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  • Articles by Sonali

    Film review: The Big Sick

    Kumail Nanjiani is a Pakistani-American stand-up comedian and actor (Silicon Valley). He’s both written, and stars in, The Big Sick – a romantic comedy with a twist set in Chicago – and the surprise box-office hit of the summer.

    In the film Kumail portrays himself: a struggling stand-up comedian who meets Emily (Zoe Kazan) when she heckles him during his stand-up routine. They date for a while but break up after a disagreement. Soon after Emily falls very ill (hence the film’s title). The Big Sick details the relationship between Nanjiani and his real life wife Emily V.Gordon before they got married. They co-wrote the script. This seemingly breezy film has depth and scope which might explain its success.

    The first third of this film looks at the burgeoning relationship between Kumail and Emily. The actors are charming and well-matched; their relationship is plausible. The jokes are low-key although there are a few good one-liners such as, ‘cricket is a spicier version of baseball’. Kumail chats up Emily by translating her name into Urdu.

    Nanjiani doesn’t look like your typical stand-up comedian. He looks more like a doctor or an engineer with his neat haircut and polite manners. If you’re unfamiliar with his work it's mostly based on observations, more witty and offbeat than laugh-out-loud; and sometimes his comic timing is questionable. The Big Sick is more about strong storytelling incorporating comedy moments.

    We meet Kumail’s fellow stand-up comedians Chris (Kurt Braunohler), CJ(Bo Burnham) and Mary (Aidy Bryant), all of whom are trying to make their mark on the circuit. There’s a sense of camaraderie here which also helps to lighten the mood. But the couple hit an obstacle. Kumail’s parents are traditional Muslims even though they’ve lived in America for over fifteen years. The expectation is that he will finish his engineering course and settle down with a Pakistani girl. He’s afraid to tell them about Emily. She breaks off the relationship when she finds out.

    Nanjiani is keen to present an alternative view of Muslims and counteract their negative representation in the media. His portrayal of Kumail is finely tuned when we see his quiet determination to forge his own identity. Kumail wants to live by American values, contrary to his parent’s wishes. They seem amiable enough but his mum Sharmeen (Zenobia Shroff) and dad Azmat (Anupam Kher) are uncompromising in their intention for him to have an arranged marriage.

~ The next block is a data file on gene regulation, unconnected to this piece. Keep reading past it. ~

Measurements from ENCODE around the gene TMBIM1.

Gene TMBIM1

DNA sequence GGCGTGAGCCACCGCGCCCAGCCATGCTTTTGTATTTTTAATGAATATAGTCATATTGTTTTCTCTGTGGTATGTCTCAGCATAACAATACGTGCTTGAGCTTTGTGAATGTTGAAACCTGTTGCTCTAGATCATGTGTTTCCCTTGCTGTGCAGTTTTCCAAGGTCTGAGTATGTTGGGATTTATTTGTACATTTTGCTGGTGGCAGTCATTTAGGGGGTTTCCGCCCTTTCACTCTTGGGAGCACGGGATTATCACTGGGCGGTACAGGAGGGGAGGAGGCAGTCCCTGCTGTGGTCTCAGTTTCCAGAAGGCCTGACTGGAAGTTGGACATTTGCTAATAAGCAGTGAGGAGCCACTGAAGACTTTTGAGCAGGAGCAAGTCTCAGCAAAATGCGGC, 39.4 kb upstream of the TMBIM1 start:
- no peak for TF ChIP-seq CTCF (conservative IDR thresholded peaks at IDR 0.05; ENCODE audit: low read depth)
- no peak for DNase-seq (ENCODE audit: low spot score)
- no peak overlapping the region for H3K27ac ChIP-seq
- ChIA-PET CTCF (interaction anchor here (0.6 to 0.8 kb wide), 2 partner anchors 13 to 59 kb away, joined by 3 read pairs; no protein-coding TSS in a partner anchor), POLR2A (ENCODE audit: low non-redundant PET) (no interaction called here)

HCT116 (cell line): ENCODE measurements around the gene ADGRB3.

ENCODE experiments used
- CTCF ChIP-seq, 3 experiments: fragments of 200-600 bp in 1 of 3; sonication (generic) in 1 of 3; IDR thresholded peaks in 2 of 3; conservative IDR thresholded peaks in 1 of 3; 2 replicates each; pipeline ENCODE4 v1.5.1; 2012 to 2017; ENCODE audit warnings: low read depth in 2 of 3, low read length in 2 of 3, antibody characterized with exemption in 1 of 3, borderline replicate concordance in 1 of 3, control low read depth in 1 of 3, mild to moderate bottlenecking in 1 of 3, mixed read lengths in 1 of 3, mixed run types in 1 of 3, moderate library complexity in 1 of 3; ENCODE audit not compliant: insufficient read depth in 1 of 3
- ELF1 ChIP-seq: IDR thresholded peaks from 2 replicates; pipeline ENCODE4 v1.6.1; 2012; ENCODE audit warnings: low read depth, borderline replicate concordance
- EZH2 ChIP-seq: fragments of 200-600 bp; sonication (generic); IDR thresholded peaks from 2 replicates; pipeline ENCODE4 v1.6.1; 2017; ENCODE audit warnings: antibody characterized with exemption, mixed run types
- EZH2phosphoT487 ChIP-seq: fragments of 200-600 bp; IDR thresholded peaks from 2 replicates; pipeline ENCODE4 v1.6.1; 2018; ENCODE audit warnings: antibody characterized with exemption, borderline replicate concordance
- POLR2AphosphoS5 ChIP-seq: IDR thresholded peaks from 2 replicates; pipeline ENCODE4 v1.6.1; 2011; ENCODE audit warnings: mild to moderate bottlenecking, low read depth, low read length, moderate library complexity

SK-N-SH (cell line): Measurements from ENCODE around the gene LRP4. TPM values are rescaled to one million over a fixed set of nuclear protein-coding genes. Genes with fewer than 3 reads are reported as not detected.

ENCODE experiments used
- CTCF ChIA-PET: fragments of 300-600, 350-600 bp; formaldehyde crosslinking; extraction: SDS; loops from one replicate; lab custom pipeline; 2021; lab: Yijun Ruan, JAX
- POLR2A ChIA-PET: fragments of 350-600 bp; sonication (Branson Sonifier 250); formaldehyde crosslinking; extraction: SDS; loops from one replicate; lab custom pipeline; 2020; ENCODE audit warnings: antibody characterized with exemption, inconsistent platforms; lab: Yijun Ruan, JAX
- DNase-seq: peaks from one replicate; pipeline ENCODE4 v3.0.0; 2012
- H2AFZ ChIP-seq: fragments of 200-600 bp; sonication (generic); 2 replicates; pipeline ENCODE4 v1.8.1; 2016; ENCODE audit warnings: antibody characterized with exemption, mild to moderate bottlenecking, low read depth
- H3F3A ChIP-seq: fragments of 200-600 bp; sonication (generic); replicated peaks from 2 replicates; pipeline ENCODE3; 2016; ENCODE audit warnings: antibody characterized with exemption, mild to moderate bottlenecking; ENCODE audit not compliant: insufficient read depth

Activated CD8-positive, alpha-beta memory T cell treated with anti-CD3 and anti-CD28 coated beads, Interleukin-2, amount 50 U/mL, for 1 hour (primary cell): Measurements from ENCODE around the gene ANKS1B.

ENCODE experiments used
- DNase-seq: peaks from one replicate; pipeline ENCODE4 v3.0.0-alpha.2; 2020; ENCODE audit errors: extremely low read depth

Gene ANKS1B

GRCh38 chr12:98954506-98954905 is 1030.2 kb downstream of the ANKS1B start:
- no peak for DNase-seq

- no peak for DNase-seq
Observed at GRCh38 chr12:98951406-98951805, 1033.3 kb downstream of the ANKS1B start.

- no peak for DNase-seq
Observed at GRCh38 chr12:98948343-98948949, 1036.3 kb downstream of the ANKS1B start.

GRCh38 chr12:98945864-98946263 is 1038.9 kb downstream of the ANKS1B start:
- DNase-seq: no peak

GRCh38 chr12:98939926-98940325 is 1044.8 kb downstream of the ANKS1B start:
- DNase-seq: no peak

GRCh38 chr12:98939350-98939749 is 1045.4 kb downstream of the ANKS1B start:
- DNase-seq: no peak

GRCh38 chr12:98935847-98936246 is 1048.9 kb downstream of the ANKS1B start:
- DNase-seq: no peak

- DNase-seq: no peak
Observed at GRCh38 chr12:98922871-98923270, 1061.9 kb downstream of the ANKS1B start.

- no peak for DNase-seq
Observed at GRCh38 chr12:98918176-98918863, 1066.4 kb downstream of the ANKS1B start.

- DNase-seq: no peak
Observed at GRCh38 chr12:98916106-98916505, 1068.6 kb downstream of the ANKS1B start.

Perhaps he isn't a very good Muslim but he’s clearly proud of his Pakistani heritage. He includes a potted history of Pakistan in his stand-up act, referencing the 70th anniversary of Partition ‒ when the Muslim nation of Pakistan was officially created on 14 August 1947.

    Kumail also meets Emily’s parents: Beth played by Holly Hunter and Terry (Ray Romano) in hospital when Emily enters a medically induced coma. Some critics suggest that Hunter and Romano play cameo roles here. In fact, they’re both convincing as concerned parents when Emily's condition remains critical. Beth and Terry also get to know Kumail. Their interactions with him are entertaining. The comedy elements are subtly incorporated into the story, without being over the top.

    The Big Sick also deftly addresses the current prejudices against Muslims in Donald Trump’s America. Terry questions a bemused Kumail about 9/11 over lunch in the hospital canteen. Later on, Kumail is the target of some Islamophobic comments from a member of the audience during his stand-up routine. Beth defends him and her angry conduct seems appropriate. The drama is realistic. The plot isn’t sugar-coated either. The narrative holds our interest although the pace slows down a tad towards the end.

    It’s certainly a novelty to see a Pakistani actor take a leading role in an American film. The Big Sick provides an original and contemporary view of the Muslim immigrant experience in America. This is a different sort of rom-com and is definitely worth a look.


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